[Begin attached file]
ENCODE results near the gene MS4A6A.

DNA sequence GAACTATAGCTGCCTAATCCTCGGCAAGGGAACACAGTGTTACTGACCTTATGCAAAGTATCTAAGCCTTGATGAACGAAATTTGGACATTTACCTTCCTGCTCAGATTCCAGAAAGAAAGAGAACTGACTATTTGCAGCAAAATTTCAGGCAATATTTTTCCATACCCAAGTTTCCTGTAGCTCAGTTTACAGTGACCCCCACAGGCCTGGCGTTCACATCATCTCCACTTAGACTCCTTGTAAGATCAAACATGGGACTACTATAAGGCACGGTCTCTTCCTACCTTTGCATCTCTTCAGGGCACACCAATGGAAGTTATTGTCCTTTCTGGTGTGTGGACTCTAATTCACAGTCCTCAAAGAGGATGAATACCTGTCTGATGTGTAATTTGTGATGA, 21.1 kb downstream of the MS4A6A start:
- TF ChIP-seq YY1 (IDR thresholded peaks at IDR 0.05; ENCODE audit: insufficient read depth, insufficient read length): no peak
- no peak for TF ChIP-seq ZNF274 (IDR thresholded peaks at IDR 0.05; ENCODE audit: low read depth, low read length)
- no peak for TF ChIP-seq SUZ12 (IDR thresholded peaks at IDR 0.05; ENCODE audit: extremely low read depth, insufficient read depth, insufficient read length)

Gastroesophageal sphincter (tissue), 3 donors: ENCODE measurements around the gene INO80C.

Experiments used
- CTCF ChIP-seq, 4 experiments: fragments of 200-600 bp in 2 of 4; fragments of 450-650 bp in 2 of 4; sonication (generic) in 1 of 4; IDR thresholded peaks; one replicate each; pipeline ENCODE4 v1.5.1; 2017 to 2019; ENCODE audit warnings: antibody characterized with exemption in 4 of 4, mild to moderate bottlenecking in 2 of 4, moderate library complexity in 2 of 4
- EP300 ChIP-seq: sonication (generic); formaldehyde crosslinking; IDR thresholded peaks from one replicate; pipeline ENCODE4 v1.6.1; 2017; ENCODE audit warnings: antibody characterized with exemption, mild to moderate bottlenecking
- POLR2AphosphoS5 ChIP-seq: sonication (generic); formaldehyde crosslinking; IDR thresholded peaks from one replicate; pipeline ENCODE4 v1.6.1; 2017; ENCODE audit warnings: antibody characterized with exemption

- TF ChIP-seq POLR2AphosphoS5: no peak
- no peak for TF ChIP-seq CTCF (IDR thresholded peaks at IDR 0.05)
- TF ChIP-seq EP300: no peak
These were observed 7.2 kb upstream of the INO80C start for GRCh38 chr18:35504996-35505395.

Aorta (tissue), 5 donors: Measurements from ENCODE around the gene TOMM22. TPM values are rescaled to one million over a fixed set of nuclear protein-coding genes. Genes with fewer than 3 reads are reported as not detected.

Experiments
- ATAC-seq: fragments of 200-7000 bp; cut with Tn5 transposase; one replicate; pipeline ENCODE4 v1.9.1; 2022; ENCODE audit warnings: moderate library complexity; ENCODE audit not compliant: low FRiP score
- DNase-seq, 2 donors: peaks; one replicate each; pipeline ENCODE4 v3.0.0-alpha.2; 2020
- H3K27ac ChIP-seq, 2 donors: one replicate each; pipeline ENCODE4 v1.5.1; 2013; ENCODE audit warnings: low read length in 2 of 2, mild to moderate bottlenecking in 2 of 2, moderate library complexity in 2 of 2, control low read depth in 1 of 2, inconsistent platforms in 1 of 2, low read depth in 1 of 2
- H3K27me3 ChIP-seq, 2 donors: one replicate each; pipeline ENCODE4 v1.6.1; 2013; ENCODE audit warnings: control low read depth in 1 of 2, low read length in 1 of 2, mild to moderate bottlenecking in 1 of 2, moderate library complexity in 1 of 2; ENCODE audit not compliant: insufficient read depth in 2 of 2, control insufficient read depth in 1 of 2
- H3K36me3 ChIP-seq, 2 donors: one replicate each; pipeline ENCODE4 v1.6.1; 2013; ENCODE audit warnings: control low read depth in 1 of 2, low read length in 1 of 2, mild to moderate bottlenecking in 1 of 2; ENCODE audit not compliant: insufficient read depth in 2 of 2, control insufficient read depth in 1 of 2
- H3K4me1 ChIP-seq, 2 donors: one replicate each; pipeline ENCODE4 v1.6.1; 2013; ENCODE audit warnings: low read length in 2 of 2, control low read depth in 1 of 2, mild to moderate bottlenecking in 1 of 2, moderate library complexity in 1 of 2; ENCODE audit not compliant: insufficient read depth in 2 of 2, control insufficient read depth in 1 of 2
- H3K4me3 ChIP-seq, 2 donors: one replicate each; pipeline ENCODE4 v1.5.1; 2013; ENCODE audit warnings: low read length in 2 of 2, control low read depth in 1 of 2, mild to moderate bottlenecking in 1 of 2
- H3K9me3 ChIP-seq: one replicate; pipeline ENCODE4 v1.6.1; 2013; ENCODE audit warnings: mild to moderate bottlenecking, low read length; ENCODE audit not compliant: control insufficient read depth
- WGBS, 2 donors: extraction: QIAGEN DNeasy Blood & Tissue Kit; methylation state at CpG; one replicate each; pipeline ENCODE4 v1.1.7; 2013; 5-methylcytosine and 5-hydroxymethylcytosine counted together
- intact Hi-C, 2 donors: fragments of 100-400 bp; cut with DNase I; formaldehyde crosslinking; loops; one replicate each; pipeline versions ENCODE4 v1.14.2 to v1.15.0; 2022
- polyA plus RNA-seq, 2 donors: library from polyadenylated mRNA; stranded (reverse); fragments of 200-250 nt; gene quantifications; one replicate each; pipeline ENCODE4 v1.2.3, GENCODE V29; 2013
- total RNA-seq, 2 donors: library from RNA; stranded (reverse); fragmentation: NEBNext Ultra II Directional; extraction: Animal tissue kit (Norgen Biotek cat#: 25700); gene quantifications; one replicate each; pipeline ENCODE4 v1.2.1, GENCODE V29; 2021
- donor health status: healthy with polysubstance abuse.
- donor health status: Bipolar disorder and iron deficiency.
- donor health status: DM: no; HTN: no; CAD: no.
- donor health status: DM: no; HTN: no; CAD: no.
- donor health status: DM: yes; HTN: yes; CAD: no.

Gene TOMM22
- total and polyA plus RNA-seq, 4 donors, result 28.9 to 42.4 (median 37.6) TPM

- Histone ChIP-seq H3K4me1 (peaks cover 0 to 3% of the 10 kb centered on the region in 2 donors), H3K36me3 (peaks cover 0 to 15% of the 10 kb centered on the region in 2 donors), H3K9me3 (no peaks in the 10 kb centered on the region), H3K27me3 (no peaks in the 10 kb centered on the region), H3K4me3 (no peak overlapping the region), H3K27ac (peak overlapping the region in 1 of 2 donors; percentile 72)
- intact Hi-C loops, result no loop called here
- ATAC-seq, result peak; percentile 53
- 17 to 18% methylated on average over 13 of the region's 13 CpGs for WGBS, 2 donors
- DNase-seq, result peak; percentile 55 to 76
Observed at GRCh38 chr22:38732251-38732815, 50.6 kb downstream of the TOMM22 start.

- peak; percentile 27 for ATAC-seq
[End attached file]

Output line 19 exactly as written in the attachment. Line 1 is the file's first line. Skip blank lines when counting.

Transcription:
- H3K27ac ChIP-seq, 2 donors: one replicate each; pipeline ENCODE4 v1.5.1; 2013; ENCODE audit warnings: low read length in 2 of 2, mild to moderate bottlenecking in 2 of 2, moderate library complexity in 2 of 2, control low read depth in 1 of 2, inconsistent platforms in 1 of 2, low read depth in 1 of 2